On December 7,2020, FDA issued a marketing order authorizing Philip Morris Products to sell its IQOS 3 heated tobacco product, an updated version of the IQOS 2.4 system FDA had previously authorized for sale in April 2019. Based on FDA’s streamlined review of Philip Morris’ “supplementary application” comparing IQOS 3 to IQOS 2.4, FDA determined that permitting the marketing of IQOS 3 is “appropriate for the protection of the public health” because Philip Morris did not identify any new exposures or risks from IQOS, present any evidence of increased risk of youth initiation and use for IQOS 3 compared to IQOS 2.4, FDA found “no reason to believe” the IQOS 3 device would result in different nicotine exposure, use patterns, user populations, or abuse liability, and the proposed labeling is not false or misleading.
FDA characterized the changes in the newer IQOS model as “minor design differences,” including how the holder inserts into the charger, changes to the charging connectors and LED indicator lights, a new touch feedback feature, a “new haptic feature,” and an option to reduce the perceived heat from the tobacco aerosol inhaled by users.”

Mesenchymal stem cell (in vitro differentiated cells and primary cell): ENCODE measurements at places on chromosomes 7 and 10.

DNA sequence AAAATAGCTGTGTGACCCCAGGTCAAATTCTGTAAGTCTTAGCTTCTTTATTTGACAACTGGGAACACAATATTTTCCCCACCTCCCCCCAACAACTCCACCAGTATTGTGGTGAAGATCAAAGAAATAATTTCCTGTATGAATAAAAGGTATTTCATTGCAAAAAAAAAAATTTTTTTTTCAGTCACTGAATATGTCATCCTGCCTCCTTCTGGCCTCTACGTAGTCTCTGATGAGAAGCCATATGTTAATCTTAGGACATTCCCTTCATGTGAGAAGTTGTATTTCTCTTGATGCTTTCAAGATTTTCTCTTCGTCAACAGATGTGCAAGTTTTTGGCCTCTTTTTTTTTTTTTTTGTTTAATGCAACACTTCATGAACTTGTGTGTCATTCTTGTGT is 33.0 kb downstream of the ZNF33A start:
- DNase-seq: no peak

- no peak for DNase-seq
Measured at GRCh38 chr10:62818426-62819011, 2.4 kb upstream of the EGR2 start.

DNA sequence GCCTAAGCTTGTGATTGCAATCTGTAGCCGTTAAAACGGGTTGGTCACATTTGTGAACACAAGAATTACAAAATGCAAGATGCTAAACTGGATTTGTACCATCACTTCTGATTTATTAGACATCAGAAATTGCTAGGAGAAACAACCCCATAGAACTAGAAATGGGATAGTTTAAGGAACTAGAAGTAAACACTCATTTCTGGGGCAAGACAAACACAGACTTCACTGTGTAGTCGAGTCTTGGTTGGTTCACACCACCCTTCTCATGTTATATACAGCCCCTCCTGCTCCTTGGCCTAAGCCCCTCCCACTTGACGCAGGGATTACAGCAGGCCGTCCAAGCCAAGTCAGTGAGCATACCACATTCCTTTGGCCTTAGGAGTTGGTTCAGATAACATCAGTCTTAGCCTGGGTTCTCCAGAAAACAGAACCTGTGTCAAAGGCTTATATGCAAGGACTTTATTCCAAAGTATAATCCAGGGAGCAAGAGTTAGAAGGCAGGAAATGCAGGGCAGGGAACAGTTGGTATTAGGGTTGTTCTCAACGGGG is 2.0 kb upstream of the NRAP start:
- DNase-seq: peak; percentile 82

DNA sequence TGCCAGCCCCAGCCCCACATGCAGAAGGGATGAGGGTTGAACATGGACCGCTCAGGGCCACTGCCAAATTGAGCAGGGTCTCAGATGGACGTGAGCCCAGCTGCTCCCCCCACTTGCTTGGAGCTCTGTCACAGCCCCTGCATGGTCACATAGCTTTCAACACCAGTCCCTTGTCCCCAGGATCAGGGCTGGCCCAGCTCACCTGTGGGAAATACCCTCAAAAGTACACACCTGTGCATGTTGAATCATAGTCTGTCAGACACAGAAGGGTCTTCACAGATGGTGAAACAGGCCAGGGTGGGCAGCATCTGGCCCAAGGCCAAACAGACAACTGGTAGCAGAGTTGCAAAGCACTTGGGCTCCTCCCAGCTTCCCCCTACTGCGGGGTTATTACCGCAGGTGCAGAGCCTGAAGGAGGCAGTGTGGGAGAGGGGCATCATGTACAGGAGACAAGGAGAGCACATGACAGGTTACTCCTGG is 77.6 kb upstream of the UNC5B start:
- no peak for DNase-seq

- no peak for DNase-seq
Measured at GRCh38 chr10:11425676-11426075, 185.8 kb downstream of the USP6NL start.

However, because premarket tobacco product applications (PMTAs) are not made available to the public for comment and because FDA chose not to have it reviewed by its Tobacco Products Scientific Advisory Committee (TPSAC) – which would have made at least a redacted version of the application available for public comment – neither Philip Morris nor the FDA made meaningful information public about the new features of the IQOS 3.
In addition, the FDA redacted significant portions of its scientific review of the IQOS 3 PMTA (the “Technical Project Lead (TPL) Review of PMTA”), including sections that discuss the Harmful and Potential Harmful Constituent (HPHC) yields, the product design and composition, the product test data, and the environmental impacts.
The FDA provided insufficient evidence that Philip Morris’s supplemental PMTA demonstrated that the IQOS 3 is appropriate for the protection of the public health